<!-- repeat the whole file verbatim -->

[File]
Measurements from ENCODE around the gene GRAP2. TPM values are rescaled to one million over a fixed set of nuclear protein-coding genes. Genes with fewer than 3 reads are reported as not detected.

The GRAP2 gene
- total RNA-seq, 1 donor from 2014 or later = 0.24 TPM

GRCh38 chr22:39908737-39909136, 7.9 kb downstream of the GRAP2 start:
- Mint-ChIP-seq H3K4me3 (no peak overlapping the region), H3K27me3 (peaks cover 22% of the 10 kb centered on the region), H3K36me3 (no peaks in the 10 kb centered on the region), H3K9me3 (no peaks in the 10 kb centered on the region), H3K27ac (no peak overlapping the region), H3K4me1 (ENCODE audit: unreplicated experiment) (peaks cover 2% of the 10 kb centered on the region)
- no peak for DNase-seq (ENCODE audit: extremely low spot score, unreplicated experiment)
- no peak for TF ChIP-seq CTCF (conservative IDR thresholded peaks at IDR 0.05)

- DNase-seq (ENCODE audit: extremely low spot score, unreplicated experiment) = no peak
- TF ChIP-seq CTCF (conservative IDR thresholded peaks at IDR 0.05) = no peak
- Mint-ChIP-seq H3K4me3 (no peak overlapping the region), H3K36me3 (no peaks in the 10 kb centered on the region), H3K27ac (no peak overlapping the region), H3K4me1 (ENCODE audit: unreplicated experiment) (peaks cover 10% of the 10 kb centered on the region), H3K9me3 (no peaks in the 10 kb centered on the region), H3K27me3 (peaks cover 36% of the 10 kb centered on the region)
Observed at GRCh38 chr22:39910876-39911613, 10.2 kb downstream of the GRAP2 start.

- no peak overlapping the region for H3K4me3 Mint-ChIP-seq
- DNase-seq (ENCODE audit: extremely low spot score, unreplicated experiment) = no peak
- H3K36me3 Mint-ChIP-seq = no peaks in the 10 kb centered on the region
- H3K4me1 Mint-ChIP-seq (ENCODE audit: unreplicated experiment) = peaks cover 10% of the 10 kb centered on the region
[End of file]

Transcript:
Measurements from ENCODE around the gene GRAP2. TPM values are rescaled to one million over a fixed set of nuclear protein-coding genes. Genes with fewer than 3 reads are reported as not detected.

The GRAP2 gene
- total RNA-seq, 1 donor from 2014 or later = 0.24 TPM

GRCh38 chr22:39908737-39909136, 7.9 kb downstream of the GRAP2 start:
- Mint-ChIP-seq H3K4me3 (no peak overlapping the region), H3K27me3 (peaks cover 22% of the 10 kb centered on the region), H3K36me3 (no peaks in the 10 kb centered on the region), H3K9me3 (no peaks in the 10 kb centered on the region), H3K27ac (no peak overlapping the region), H3K4me1 (ENCODE audit: unreplicated experiment) (peaks cover 2% of the 10 kb centered on the region)
- no peak for DNase-seq (ENCODE audit: extremely low spot score, unreplicated experiment)
- no peak for TF ChIP-seq CTCF (conservative IDR thresholded peaks at IDR 0.05)

- DNase-seq (ENCODE audit: extremely low spot score, unreplicated experiment) = no peak
- TF ChIP-seq CTCF (conservative IDR thresholded peaks at IDR 0.05) = no peak
- Mint-ChIP-seq H3K4me3 (no peak overlapping the region), H3K36me3 (no peaks in the 10 kb centered on the region), H3K27ac (no peak overlapping the region), H3K4me1 (ENCODE audit: unreplicated experiment) (peaks cover 10% of the 10 kb centered on the region), H3K9me3 (no peaks in the 10 kb centered on the region), H3K27me3 (peaks cover 36% of the 10 kb centered on the region)
Observed at GRCh38 chr22:39910876-39911613, 10.2 kb downstream of the GRAP2 start.

- no peak overlapping the region for H3K4me3 Mint-ChIP-seq
- DNase-seq (ENCODE audit: extremely low spot score, unreplicated experiment) = no peak
- H3K36me3 Mint-ChIP-seq = no peaks in the 10 kb centered on the region
- H3K4me1 Mint-ChIP-seq (ENCODE audit: unreplicated experiment) = peaks cover 10% of the 10 kb centered on the region